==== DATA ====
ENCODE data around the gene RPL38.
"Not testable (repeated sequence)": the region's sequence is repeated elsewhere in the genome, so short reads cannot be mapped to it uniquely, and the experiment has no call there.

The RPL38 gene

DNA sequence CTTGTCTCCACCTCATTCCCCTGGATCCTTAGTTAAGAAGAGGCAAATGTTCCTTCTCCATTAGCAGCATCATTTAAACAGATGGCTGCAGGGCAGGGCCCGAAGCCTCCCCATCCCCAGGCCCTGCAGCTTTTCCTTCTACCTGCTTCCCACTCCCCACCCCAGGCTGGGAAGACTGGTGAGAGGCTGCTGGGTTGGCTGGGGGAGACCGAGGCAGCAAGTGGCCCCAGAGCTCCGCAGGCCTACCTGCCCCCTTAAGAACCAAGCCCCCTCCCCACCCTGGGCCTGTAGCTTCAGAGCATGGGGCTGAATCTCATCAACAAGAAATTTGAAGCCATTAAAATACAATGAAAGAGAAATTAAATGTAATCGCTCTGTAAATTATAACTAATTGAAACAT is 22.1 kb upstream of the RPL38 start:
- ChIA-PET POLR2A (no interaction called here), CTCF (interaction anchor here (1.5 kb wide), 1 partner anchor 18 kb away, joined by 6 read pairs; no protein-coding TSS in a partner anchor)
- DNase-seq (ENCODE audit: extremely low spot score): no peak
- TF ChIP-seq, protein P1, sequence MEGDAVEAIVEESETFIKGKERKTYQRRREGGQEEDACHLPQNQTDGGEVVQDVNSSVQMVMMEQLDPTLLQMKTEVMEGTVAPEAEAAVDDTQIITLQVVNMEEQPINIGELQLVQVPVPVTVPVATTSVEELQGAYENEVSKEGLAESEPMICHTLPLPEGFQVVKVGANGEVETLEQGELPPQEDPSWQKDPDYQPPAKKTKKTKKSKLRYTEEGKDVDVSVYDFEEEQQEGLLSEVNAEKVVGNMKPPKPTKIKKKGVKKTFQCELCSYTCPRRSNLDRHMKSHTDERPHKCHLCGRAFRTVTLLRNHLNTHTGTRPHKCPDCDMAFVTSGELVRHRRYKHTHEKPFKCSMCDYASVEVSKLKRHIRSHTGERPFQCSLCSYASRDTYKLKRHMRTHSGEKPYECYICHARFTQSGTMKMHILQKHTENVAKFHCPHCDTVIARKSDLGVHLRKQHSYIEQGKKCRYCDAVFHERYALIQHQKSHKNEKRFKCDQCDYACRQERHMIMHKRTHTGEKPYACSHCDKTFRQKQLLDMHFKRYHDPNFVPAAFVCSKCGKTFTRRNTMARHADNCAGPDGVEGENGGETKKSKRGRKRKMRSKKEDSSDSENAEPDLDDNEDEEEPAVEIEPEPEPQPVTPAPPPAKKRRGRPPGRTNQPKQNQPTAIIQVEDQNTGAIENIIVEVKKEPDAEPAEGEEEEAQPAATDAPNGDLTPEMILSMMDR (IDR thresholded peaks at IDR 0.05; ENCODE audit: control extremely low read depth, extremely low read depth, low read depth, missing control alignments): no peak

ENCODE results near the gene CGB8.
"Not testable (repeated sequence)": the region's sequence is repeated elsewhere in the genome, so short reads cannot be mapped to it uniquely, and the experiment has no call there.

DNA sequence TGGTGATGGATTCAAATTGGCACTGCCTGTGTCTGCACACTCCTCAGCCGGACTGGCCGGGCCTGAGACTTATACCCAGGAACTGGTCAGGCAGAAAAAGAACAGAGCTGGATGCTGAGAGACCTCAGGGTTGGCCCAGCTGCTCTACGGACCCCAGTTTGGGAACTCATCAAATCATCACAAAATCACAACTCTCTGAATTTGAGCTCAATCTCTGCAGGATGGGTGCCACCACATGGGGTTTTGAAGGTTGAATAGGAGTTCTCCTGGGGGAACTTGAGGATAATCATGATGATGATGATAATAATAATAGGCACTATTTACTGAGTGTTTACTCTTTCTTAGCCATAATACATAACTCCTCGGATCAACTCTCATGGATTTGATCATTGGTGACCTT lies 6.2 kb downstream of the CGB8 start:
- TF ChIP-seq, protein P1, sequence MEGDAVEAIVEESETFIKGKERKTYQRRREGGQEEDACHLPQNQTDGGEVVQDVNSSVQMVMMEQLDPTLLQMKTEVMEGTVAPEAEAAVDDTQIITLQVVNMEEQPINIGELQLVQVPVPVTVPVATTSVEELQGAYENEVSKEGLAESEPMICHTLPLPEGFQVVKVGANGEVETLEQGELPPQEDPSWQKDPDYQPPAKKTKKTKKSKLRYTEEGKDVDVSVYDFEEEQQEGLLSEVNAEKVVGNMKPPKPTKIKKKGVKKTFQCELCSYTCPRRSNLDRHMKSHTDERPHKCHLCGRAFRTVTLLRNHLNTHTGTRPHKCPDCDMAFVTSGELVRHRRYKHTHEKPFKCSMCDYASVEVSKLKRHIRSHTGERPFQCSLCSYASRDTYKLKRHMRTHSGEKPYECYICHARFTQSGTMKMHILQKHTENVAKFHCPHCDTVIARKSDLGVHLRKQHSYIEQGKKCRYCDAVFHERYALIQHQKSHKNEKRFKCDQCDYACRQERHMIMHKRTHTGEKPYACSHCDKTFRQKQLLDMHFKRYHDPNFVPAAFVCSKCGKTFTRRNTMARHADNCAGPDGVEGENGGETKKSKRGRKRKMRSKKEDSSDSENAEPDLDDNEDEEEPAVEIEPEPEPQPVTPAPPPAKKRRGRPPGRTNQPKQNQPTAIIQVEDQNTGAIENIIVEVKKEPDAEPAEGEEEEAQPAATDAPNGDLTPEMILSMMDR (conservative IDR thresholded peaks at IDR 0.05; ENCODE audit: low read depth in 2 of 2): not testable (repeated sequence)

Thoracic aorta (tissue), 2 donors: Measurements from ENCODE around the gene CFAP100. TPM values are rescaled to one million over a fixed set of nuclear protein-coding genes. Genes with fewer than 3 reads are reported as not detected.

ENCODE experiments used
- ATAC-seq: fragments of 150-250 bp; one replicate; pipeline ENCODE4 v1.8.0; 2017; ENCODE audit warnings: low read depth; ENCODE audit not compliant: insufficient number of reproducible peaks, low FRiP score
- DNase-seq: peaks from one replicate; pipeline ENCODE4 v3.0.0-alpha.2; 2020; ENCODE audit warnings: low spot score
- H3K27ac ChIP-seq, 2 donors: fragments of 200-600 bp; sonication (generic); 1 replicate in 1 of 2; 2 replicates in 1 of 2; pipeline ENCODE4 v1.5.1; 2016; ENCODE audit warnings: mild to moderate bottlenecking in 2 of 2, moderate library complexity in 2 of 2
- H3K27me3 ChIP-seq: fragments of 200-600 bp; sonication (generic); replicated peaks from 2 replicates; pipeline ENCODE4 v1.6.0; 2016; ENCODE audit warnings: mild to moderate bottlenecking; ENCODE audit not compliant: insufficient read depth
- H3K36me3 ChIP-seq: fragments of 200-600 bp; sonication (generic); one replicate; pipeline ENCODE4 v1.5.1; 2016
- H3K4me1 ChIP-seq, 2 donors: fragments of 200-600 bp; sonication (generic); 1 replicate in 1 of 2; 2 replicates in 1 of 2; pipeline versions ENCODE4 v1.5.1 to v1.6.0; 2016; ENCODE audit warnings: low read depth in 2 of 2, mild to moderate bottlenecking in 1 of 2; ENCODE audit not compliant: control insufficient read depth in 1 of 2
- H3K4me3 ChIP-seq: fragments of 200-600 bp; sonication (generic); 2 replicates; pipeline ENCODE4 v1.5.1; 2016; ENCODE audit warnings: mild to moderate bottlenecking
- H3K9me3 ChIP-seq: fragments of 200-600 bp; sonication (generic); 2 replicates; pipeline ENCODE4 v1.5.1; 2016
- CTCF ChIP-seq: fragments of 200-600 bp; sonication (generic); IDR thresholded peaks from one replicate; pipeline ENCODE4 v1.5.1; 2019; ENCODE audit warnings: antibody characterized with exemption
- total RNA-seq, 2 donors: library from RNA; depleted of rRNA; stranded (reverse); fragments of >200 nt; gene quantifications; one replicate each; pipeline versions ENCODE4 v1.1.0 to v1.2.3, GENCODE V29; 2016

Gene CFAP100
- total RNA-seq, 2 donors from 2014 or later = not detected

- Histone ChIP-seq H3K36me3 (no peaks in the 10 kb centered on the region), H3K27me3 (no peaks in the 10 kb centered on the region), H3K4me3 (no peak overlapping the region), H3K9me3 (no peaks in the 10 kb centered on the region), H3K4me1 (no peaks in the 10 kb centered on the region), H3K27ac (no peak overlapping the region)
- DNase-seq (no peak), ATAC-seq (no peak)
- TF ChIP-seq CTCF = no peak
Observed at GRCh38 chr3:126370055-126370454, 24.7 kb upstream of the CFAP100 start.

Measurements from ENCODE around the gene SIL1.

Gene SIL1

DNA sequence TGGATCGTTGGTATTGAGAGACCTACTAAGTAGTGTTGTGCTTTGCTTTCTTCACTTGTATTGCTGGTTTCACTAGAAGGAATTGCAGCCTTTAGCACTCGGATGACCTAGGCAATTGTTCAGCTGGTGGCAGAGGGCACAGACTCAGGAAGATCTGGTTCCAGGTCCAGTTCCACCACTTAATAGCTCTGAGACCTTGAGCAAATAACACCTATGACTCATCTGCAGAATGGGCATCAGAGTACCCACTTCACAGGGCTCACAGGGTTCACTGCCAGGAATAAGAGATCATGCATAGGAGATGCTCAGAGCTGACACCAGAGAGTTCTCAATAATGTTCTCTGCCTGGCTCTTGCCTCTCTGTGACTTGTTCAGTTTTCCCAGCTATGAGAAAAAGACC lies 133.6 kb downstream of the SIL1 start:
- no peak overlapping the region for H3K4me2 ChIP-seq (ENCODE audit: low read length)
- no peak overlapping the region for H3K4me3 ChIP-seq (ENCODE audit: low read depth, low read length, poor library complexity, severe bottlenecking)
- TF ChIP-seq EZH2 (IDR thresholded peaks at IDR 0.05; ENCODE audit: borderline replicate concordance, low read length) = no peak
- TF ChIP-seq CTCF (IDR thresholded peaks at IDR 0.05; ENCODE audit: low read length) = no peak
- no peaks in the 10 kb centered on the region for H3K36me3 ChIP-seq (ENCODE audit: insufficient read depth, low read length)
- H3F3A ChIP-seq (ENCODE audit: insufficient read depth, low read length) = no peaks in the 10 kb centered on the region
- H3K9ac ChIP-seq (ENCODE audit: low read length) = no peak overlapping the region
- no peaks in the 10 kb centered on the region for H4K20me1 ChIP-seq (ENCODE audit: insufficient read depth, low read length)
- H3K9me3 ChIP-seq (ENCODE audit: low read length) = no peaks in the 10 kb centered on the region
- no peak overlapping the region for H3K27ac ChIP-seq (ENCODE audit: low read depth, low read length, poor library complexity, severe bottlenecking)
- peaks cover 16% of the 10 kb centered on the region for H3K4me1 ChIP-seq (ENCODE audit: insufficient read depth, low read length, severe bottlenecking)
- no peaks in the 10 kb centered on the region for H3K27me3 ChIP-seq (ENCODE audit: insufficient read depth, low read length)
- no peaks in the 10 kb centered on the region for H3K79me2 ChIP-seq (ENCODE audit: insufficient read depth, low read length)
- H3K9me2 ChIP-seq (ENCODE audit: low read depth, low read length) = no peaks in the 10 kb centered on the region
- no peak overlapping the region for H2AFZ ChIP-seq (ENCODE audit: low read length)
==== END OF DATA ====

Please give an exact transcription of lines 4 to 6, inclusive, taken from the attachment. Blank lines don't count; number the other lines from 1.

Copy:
DNA sequence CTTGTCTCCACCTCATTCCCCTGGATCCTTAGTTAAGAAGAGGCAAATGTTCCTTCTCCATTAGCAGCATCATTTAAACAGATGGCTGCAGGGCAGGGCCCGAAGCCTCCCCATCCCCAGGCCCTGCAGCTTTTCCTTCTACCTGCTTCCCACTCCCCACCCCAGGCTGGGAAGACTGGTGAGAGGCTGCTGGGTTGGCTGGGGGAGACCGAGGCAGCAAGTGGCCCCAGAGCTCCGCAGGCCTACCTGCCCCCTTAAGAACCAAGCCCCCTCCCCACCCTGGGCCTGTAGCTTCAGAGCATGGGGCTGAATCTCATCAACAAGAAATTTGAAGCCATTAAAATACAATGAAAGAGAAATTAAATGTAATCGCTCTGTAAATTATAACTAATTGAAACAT is 22.1 kb upstream of the RPL38 start:
- ChIA-PET POLR2A (no interaction called here), CTCF (interaction anchor here (1.5 kb wide), 1 partner anchor 18 kb away, joined by 6 read pairs; no protein-coding TSS in a partner anchor)
- DNase-seq (ENCODE audit: extremely low spot score): no peak